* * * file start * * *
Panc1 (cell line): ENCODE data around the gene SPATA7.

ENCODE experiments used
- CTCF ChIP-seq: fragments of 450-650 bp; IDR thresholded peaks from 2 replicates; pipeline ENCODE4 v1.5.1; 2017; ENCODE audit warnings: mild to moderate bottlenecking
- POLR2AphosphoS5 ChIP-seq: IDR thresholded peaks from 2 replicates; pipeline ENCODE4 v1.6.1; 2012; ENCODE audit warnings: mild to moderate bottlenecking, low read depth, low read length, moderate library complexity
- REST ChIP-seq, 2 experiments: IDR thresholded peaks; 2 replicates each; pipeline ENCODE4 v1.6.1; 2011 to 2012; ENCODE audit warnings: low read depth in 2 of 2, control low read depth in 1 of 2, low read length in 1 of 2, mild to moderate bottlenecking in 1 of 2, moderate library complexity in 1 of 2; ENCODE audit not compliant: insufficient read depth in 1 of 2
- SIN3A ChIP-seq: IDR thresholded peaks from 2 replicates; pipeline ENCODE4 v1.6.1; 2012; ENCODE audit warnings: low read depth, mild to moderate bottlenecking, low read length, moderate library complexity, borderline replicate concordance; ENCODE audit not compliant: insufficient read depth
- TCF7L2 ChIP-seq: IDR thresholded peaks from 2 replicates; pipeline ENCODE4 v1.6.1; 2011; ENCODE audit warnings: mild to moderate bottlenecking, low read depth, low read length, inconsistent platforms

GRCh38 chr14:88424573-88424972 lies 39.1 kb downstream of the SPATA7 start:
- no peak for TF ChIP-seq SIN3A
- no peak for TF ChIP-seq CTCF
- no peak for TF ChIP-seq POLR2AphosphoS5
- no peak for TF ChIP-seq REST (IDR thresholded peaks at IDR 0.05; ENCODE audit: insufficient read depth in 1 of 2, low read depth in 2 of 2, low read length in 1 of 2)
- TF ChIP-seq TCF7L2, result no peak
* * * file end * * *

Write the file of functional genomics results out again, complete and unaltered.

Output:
Panc1 (cell line): ENCODE data around the gene SPATA7.

ENCODE experiments used
- CTCF ChIP-seq: fragments of 450-650 bp; IDR thresholded peaks from 2 replicates; pipeline ENCODE4 v1.5.1; 2017; ENCODE audit warnings: mild to moderate bottlenecking
- POLR2AphosphoS5 ChIP-seq: IDR thresholded peaks from 2 replicates; pipeline ENCODE4 v1.6.1; 2012; ENCODE audit warnings: mild to moderate bottlenecking, low read depth, low read length, moderate library complexity
- REST ChIP-seq, 2 experiments: IDR thresholded peaks; 2 replicates each; pipeline ENCODE4 v1.6.1; 2011 to 2012; ENCODE audit warnings: low read depth in 2 of 2, control low read depth in 1 of 2, low read length in 1 of 2, mild to moderate bottlenecking in 1 of 2, moderate library complexity in 1 of 2; ENCODE audit not compliant: insufficient read depth in 1 of 2
- SIN3A ChIP-seq: IDR thresholded peaks from 2 replicates; pipeline ENCODE4 v1.6.1; 2012; ENCODE audit warnings: low read depth, mild to moderate bottlenecking, low read length, moderate library complexity, borderline replicate concordance; ENCODE audit not compliant: insufficient read depth
- TCF7L2 ChIP-seq: IDR thresholded peaks from 2 replicates; pipeline ENCODE4 v1.6.1; 2011; ENCODE audit warnings: mild to moderate bottlenecking, low read depth, low read length, inconsistent platforms

GRCh38 chr14:88424573-88424972 lies 39.1 kb downstream of the SPATA7 start:
- no peak for TF ChIP-seq SIN3A
- no peak for TF ChIP-seq CTCF
- no peak for TF ChIP-seq POLR2AphosphoS5
- no peak for TF ChIP-seq REST (IDR thresholded peaks at IDR 0.05; ENCODE audit: insufficient read depth in 1 of 2, low read depth in 2 of 2, low read length in 1 of 2)
- TF ChIP-seq TCF7L2, result no peak